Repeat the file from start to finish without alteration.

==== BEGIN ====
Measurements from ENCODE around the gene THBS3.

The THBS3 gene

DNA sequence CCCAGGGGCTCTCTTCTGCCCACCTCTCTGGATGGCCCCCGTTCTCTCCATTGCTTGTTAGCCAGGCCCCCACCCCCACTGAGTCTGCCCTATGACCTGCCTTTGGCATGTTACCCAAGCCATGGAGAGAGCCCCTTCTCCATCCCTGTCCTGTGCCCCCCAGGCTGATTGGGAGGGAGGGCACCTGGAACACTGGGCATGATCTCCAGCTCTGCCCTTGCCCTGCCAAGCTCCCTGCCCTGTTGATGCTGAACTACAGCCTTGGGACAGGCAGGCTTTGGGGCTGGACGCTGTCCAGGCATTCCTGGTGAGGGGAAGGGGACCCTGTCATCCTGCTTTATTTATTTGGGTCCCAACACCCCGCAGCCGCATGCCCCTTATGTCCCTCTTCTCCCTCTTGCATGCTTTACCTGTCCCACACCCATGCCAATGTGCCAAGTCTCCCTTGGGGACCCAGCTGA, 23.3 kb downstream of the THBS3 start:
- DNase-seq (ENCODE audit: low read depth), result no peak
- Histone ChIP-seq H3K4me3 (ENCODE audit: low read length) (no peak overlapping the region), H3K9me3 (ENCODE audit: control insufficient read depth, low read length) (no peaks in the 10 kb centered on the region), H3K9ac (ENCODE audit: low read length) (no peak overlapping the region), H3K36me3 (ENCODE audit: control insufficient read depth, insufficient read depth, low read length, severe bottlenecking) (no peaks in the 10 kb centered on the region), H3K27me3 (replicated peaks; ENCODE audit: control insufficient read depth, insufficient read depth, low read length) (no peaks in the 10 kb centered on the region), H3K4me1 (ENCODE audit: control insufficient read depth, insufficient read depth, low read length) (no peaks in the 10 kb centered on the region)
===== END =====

Measurements from ENCODE around the gene THBS3.

The THBS3 gene

DNA sequence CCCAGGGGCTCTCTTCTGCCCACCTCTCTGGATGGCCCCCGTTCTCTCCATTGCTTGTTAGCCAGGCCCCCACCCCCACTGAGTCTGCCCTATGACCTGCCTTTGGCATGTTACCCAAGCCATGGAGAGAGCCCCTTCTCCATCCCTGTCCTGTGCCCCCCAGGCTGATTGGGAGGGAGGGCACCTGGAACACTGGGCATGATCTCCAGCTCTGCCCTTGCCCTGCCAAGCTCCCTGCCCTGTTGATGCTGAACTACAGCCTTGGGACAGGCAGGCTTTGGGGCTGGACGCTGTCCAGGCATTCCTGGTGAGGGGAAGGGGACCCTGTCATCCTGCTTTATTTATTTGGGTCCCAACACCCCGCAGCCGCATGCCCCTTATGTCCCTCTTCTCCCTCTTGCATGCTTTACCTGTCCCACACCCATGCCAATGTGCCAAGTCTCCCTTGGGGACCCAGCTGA, 23.3 kb downstream of the THBS3 start:
- DNase-seq (ENCODE audit: low read depth), result no peak
- Histone ChIP-seq H3K4me3 (ENCODE audit: low read length) (no peak overlapping the region), H3K9me3 (ENCODE audit: control insufficient read depth, low read length) (no peaks in the 10 kb centered on the region), H3K9ac (ENCODE audit: low read length) (no peak overlapping the region), H3K36me3 (ENCODE audit: control insufficient read depth, insufficient read depth, low read length, severe bottlenecking) (no peaks in the 10 kb centered on the region), H3K27me3 (replicated peaks; ENCODE audit: control insufficient read depth, insufficient read depth, low read length) (no peaks in the 10 kb centered on the region), H3K4me1 (ENCODE audit: control insufficient read depth, insufficient read depth, low read length) (no peaks in the 10 kb centered on the region)